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Year : 2020  |  Volume : 24  |  Issue : 6  |  Page : 560-566  

Cone-beam computed tomography assessment of bone using grayscale values in patients with diabetes mellitus. A case–control observational study

1 Department of Oral Medicine and Radiology, Institute of Dental Studies and Technologies, Modinagar, Uttar Pradesh, India
2 Department of Oral Pathology, Institute of Dental Studies and Technologies, Modinagar, Uttar Pradesh, India

Date of Submission03-Dec-2018
Date of Decision06-Apr-2019
Date of Acceptance14-Jun-2020
Date of Web Publication14-Nov-2020

Correspondence Address:
Dr Shalu Rai
Institute of Dental Studies and Technologies, Kadrabad, Modinagar - 201 201, Uttar Pradesh
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Source of Support: None, Conflict of Interest: None

DOI: 10.4103/jisp.jisp_719_18

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Background: The density of cortical and cancellous bone is a key reason for implant anchorage which might be severely affected during diabetes. Aim: The aim of the study was to establish the role of cone-beam computed tomography (CBCT) using grayscale values in determining bone density in different jaw sites and in comparing the values in healthy with diabetic patients. Materials and Methods: Bone densities in 322 possible implant sites in healthy and diabetic patients were evaluated using NewTomGiano CBCT machine. Cross-sections obtained were assessed for bone densities in terms of Hounsfield Unit on different sites using New Net Technologies software version 6.1. Statistical Analysis: Data were statistically analyzed using SPSS software (version 19.0). Results: Age-wise cortical and cancellous bone densities were compared and no statistical significance was obtained. Gender-wise bone density was compared and significant results were found in males. Jaw-wise bone density was compared and was found to be significantly high in the mandible. The mean cortical bone density in control group was 1608.572 (±380.36), whereas in diabetic group was 1395.368 (±296.97), and the mean cancellous bone density in control was 906.918 (±185.40) and in diabetic was 559.868 (±128.16). Teeth wise in cortical bone significant values were found at premolar region (P = 0.046) and in cancellous bone significant values were found at canine and premolar region (P = 0.012) and highly significant values were found at molar region (P = 0.001). Conclusion: CBCT unveils a distinct pattern of cortical and cancellous bone density. A high degree of concordance between different regions of the mouth in cortical and cancellous bones was obtained in different study groups. CBCT could be used for bone density analysis.

Keywords: Bone density, cone-beam computed tomography, diabetes mellitus, grayscale values, Hounsfield units, implant planning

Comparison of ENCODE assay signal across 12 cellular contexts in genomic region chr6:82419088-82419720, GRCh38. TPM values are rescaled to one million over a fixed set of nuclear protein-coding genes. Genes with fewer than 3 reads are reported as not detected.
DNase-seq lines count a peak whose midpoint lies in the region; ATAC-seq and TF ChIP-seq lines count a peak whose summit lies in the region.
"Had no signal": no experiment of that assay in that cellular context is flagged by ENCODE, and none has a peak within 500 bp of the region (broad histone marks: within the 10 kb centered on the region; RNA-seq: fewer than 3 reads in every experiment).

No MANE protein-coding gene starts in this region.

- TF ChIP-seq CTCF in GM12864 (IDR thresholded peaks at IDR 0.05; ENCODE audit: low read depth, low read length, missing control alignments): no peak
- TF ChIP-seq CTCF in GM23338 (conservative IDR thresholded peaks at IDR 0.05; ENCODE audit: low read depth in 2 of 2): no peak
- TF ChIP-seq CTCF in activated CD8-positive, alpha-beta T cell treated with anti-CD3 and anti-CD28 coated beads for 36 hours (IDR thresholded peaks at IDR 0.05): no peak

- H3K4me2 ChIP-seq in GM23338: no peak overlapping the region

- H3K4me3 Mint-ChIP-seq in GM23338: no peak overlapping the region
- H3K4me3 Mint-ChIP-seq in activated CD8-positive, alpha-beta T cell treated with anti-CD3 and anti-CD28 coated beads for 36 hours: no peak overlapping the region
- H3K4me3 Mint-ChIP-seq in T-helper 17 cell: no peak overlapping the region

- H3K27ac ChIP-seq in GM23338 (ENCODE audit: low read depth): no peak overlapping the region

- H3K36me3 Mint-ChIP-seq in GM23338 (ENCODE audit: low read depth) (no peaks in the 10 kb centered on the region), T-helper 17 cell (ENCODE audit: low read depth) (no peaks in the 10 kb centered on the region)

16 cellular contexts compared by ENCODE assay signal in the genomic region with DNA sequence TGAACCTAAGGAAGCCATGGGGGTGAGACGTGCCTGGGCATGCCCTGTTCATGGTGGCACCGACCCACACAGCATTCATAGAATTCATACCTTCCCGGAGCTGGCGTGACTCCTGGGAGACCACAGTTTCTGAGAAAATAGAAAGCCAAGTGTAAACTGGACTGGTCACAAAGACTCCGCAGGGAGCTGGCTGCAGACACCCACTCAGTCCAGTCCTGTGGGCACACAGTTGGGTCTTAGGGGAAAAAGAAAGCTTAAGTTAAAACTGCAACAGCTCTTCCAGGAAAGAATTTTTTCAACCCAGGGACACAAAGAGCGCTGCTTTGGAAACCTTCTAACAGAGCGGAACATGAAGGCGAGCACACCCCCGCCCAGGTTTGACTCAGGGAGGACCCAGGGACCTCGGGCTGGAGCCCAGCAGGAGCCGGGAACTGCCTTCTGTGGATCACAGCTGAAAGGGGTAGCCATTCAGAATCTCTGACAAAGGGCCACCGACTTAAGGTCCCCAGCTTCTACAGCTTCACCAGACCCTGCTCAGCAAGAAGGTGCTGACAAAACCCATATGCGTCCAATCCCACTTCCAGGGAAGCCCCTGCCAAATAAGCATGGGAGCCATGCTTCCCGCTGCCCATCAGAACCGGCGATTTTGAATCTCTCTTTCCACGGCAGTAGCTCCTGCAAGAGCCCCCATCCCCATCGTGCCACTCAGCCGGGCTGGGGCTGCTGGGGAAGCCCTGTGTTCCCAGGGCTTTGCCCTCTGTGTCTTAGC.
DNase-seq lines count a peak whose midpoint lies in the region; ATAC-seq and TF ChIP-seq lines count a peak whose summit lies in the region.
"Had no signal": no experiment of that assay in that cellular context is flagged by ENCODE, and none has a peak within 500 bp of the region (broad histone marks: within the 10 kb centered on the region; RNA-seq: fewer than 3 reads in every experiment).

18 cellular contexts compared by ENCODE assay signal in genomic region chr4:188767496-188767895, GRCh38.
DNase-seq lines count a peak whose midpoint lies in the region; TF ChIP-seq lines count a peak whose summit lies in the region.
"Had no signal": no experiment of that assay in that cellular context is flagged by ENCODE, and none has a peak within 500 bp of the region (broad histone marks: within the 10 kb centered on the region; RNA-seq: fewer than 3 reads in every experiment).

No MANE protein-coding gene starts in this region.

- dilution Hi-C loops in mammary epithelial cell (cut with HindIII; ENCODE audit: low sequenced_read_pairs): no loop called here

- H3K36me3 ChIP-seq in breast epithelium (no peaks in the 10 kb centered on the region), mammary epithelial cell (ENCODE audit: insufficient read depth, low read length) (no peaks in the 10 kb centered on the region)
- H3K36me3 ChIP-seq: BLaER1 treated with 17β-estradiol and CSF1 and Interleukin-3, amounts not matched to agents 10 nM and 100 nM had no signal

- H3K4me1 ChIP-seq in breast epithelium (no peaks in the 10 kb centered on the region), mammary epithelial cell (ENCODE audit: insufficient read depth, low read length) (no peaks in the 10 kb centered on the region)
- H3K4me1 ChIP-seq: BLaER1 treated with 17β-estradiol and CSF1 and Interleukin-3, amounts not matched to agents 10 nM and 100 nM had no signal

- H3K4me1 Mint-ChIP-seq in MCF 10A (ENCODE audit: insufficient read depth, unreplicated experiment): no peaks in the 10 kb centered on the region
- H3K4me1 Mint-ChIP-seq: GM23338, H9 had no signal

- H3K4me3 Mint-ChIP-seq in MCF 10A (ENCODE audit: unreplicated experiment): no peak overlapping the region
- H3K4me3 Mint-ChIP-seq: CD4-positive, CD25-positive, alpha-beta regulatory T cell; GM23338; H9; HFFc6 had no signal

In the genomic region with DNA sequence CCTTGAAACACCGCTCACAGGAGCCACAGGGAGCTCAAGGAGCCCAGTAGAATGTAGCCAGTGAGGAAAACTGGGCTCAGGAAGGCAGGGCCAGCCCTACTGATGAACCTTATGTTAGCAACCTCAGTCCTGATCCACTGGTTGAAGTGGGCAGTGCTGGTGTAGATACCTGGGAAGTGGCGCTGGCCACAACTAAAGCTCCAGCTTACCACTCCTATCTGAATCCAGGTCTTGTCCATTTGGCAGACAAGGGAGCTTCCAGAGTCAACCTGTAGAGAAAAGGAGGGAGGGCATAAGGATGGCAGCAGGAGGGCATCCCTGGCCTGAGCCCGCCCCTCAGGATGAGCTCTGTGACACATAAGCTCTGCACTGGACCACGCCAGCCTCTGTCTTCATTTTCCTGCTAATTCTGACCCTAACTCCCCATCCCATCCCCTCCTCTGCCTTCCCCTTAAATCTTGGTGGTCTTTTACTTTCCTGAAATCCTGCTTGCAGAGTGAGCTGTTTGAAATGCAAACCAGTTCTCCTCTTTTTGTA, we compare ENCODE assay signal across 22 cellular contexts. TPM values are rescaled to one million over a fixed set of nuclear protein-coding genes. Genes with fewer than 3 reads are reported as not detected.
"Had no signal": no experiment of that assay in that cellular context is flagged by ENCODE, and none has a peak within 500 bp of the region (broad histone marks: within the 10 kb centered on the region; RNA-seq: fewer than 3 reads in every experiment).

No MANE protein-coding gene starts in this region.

How to cite this article:
Rai S, Misra D, Misra A. Cone-beam computed tomography assessment of bone using grayscale values in patients with diabetes mellitus. A case–control observational study. J Indian Soc Periodontol 2020;24:560-6

How to cite this URL:
Rai S, Misra D, Misra A. Cone-beam computed tomography assessment of bone using grayscale values in patients with diabetes mellitus. A case–control observational study. J Indian Soc Periodontol [serial online] 2020 [cited 2022 Aug 8];24:560-6. Available from:

   Introduction Top

Bone quality and quantity during dental rehabilitation of patients in the anterior and posterior regions of jaws plays a key role in prognosis of the treatment.[1] It is also associated with success and failure of implant treatment.[2] Systemic diseases such as diabetes mellitus influence the bone quantity and quality of the jaws which is before well-documented in the literature.[2],[3],[4],[5],[6],[7],[8] The use of cone-beam computed tomography (CBCT) for bone density evaluation of these future implant sites in these patients may play an important role during their treatment planning.[3] The stability of implants in these patients is also influenced by the site of placement of implant which may vary from the anterior or posterior maxillary and mandibular jaws.[8] This is also influenced by the placement of implant into cortical or cancellous part of these bones.[9],[10] Studies have reported that thin cortical bone is often associated with the risk of implant failures.[11] The present study was undertaken to assess bone density using CBCT in the anterior and posterior maxilla and mandible in normal people and to compare it with bone density in subjects with an earlier history of controlled or uncontrolled diabetes mellitus. The study also evaluated differences in bone densities in cortical and cancellous bones in normal people and compared them with subjects with diabetes.

   Materials and Methods Top

A total of 322 patients with partial or complete edentulous sites in the maxilla and mandible who reported to a Diagnostic Centre in Delhi National Capital Region (NCR) were examined as a part of dental implant preassessment planning. The patients who gave consent for undergoing CBCT scan and agreed to the use of their scans for research purpose were included in the study. These 322 prospective implant sites were further categorized into two different groups, Group I (control) with 164 sites. Patients in this group were free from any systemic illness and had complete and partial edentulous sites. Group II classified as diabetic group with patients having complete or partial edentulous sites with 158 sites in this group. Patients in Group II had glycosylated hemoglobin (HbA1C) value of 6.5% and above. The diabetic status of the patient was determined in accordance with American Diabetes Mellitus Association where HbA1C values determined the collective glycemic history of the preceding 3 months of the patient.[12] The CBCT scans of the patient were grouped into three age groups that is 31–50 years, 51–70 years, and above 70 years and gender wise as males and females. The cortical and cancellous bone quality was assessed with respect to the age and gender of the patient in each group at each site.